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A guide to sole trader accounting

A sole trader or a sole proprietor only needs a simple accounting system to manage the business. The accounting process for a sole trader involves recording, analysing and reporting all business transactions. Admittedly a beginner sole trader may have a challenge undertaking the various accounting tasks in his business. But by following fundamental and basic accounting principles, any business owner can build a successful business model.

Methods of Accounting

There are two methods of accounting. The cash basis method involves recording as income the actual cash received and recording as expenses the cash used for operating the business. This method is simple and most suitable for a sole trader with a small business dealing largely with cash transactions. The accrual method involves matching income with expenses even when the actual transaction has not yet occurred. For example, when you have not yet collected money from a customer who is supposed to pay after 30 days or you have not paid for expenses such as paying suppliers later in the month, under the accrual method you would still record the money to be collected as an asset, and the amount to be paid as a liability. This provides a much more current record of where the business actually stands. Sole traders dealing with inventory (stock) are required by HM Revenue and Customs to apply the accrual method.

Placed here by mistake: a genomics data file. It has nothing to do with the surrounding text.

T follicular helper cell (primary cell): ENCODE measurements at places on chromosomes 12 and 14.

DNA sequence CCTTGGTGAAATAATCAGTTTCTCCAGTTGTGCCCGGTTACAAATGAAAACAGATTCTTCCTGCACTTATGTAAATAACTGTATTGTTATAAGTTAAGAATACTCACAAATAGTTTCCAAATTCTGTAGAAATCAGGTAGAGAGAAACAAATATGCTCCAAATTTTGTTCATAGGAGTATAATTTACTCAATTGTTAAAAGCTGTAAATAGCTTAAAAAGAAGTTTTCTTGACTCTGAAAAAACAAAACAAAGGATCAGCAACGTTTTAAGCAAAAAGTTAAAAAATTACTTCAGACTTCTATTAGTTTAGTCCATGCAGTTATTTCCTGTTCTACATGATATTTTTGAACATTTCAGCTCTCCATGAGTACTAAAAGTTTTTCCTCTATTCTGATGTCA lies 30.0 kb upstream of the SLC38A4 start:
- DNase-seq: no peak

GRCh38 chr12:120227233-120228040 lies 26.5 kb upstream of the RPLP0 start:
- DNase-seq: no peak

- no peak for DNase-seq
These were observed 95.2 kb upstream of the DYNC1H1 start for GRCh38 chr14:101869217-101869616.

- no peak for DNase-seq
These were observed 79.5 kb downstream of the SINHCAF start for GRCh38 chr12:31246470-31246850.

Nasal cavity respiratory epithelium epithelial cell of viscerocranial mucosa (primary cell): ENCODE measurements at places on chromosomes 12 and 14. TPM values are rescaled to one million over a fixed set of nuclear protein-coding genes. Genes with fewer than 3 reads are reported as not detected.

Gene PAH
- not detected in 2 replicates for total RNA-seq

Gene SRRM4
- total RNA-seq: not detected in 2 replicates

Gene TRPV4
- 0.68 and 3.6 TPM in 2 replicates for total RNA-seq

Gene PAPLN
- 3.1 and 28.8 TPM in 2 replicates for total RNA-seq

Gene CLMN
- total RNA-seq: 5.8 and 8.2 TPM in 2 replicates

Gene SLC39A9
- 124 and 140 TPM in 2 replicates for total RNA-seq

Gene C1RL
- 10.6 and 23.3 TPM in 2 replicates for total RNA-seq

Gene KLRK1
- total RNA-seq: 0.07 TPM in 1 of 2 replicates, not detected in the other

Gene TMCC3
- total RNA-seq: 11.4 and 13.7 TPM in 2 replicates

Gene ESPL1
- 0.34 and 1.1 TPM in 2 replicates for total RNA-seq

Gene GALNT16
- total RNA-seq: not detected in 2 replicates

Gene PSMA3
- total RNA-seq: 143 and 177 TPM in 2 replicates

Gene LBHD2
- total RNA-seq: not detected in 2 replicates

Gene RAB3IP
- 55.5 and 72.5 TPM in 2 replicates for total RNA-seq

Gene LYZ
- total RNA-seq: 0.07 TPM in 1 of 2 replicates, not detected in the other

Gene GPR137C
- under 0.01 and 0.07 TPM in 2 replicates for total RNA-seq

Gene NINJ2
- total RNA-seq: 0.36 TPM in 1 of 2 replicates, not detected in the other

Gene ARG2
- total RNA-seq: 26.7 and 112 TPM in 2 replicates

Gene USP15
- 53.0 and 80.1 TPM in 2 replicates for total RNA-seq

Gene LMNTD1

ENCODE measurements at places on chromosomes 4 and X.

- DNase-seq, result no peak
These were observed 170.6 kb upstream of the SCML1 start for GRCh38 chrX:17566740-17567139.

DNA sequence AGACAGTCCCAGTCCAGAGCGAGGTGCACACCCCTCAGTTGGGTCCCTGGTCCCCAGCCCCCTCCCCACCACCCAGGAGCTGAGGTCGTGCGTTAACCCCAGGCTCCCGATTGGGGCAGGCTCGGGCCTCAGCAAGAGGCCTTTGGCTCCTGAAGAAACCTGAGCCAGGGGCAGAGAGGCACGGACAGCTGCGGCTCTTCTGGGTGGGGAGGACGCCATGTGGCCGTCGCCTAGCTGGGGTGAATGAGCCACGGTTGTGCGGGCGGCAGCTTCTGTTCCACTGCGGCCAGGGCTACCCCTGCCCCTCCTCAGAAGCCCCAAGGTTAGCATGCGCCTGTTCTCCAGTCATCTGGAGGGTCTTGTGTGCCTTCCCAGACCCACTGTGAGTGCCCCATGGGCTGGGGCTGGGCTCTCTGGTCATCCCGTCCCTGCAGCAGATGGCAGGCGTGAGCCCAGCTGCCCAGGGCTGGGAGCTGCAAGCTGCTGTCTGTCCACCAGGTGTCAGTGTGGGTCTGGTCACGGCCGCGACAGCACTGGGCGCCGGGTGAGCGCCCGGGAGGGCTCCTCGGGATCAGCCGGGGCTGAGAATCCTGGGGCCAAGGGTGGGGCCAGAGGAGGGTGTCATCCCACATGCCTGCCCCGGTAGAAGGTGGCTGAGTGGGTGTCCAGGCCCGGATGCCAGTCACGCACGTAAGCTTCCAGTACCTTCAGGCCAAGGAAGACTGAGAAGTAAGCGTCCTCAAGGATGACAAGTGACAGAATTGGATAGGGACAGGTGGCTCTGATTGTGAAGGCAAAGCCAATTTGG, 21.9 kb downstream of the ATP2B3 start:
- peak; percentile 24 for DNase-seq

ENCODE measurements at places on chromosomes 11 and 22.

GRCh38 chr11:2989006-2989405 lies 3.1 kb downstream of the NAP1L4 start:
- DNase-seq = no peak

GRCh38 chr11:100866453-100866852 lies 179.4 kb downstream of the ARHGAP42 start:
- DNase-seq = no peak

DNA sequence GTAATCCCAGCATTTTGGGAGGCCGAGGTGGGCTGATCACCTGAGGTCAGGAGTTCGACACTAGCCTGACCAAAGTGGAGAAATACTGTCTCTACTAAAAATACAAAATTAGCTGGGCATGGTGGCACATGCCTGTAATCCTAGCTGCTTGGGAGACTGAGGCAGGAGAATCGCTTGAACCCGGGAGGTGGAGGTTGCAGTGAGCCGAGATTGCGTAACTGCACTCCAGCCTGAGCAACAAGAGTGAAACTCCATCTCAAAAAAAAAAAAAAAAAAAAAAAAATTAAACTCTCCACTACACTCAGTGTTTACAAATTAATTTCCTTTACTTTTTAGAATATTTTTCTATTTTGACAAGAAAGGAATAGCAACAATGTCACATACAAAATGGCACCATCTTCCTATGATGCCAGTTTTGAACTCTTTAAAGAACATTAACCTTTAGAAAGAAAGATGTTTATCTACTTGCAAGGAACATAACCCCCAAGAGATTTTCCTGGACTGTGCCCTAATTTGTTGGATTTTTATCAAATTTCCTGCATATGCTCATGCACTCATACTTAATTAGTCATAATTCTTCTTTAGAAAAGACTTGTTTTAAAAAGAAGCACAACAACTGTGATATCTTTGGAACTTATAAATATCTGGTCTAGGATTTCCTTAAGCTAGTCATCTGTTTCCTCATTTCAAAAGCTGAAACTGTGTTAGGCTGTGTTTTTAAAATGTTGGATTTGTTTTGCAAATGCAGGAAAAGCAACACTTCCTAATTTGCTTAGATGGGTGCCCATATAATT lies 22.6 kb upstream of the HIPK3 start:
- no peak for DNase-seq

Taxes are recorded as liabilities in your income and cash flow statements. Sole traders report net income or loss on a HMRC self-assessment tax return; the IRS will deduct income tax according to the amount of business income generated. Other taxes include National Insurance, the rate of which depends on the net income of the business. If, as a sole trader, you hire an employee, you are required to pay NI employer's contributions for them.


Keep separate accounts for business and personal use. A sole trader must open a business bank account to facilitate deposits and withdrawals for the business. Separate accounts enable a sole trader to easily prepare tax returns at the end of the year. Separate accounts also ensure that revenue and expenses are tracked effectively to know if the business is making a profit or a loss. Personal liabilities such as a car should not be included as business expenses or operational costs, as this will negatively affect profit and loss calculations in the accounting books.


Bookkeeping involves recording transactions. The importance of bookkeeping includes identifying expenses and how to enhance business effectiveness, evaluating the business's financial health and identifying major clients and profitable products. Bookkeeping may be done manually or automatically through the use of accounting software. But to do proper bookkeeping, a sole trader must keep records such as invoices, receipts and a record of expenses. Bookkeeping should be done as often as possible, preferably daily or weekly to avoid inaccurate recording of transactions.

Bank reconciliation

Bank reconciliation is the final stage of accounting. Bank reconciliation entails comparing the figures in the bank statement and the closing balance in the cash book at the end of each month. The sole trader takes the previous bank statement balance, adds the payments made that have not yet appeared on the bank statement and subtracts those payments that have been made. The cash book balance and the bank statement balance must be the same for successful bank reconciliation.